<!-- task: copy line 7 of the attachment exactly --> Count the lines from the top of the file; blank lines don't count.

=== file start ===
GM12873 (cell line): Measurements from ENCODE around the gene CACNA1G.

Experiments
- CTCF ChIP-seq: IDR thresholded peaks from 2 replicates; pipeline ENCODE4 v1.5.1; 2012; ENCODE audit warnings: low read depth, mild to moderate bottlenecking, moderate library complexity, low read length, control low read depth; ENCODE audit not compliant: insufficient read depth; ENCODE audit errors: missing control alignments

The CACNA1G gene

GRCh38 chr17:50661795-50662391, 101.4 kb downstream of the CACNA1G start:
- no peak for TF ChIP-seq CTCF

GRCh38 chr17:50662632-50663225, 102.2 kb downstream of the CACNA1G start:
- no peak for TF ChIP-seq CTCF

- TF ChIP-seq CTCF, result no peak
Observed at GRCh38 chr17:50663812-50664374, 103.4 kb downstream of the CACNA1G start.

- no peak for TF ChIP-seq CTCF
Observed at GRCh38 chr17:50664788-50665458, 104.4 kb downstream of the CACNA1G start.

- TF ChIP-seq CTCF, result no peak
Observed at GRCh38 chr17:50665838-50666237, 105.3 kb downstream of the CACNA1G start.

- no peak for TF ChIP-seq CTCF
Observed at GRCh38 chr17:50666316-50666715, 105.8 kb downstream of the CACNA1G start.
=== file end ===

GRCh38 chr17:50662632-50663225, 102.2 kb downstream of the CACNA1G start: